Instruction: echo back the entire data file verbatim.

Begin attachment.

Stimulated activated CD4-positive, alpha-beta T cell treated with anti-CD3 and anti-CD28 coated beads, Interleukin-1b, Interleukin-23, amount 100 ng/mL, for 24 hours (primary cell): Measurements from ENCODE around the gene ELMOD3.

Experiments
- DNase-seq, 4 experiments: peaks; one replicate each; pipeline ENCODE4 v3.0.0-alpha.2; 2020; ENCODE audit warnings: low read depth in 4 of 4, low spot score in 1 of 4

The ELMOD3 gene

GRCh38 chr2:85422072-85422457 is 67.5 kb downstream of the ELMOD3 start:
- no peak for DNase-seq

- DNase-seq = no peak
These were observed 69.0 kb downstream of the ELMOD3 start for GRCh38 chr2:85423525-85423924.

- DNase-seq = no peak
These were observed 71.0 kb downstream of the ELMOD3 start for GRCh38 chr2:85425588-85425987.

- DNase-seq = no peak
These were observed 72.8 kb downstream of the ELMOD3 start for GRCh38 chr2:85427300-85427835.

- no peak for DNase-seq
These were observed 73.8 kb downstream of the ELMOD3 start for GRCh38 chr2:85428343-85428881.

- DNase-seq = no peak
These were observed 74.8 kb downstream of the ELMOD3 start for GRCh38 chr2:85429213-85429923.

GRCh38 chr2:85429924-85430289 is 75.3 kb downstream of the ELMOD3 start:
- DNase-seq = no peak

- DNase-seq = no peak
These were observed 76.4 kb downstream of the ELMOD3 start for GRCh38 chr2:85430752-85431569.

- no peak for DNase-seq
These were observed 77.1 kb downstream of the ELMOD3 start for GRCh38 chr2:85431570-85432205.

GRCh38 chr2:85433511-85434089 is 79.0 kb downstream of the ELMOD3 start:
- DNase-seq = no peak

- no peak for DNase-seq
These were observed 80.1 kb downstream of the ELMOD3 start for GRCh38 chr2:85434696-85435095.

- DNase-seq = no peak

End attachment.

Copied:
Stimulated activated CD4-positive, alpha-beta T cell treated with anti-CD3 and anti-CD28 coated beads, Interleukin-1b, Interleukin-23, amount 100 ng/mL, for 24 hours (primary cell): Measurements from ENCODE around the gene ELMOD3.

Experiments
- DNase-seq, 4 experiments: peaks; one replicate each; pipeline ENCODE4 v3.0.0-alpha.2; 2020; ENCODE audit warnings: low read depth in 4 of 4, low spot score in 1 of 4

The ELMOD3 gene

GRCh38 chr2:85422072-85422457 is 67.5 kb downstream of the ELMOD3 start:
- no peak for DNase-seq

- DNase-seq = no peak
These were observed 69.0 kb downstream of the ELMOD3 start for GRCh38 chr2:85423525-85423924.

- DNase-seq = no peak
These were observed 71.0 kb downstream of the ELMOD3 start for GRCh38 chr2:85425588-85425987.

- DNase-seq = no peak
These were observed 72.8 kb downstream of the ELMOD3 start for GRCh38 chr2:85427300-85427835.

- no peak for DNase-seq
These were observed 73.8 kb downstream of the ELMOD3 start for GRCh38 chr2:85428343-85428881.

- DNase-seq = no peak
These were observed 74.8 kb downstream of the ELMOD3 start for GRCh38 chr2:85429213-85429923.

GRCh38 chr2:85429924-85430289 is 75.3 kb downstream of the ELMOD3 start:
- DNase-seq = no peak

- DNase-seq = no peak
These were observed 76.4 kb downstream of the ELMOD3 start for GRCh38 chr2:85430752-85431569.

- no peak for DNase-seq
These were observed 77.1 kb downstream of the ELMOD3 start for GRCh38 chr2:85431570-85432205.

GRCh38 chr2:85433511-85434089 is 79.0 kb downstream of the ELMOD3 start:
- DNase-seq = no peak

- no peak for DNase-seq
These were observed 80.1 kb downstream of the ELMOD3 start for GRCh38 chr2:85434696-85435095.

- DNase-seq = no peak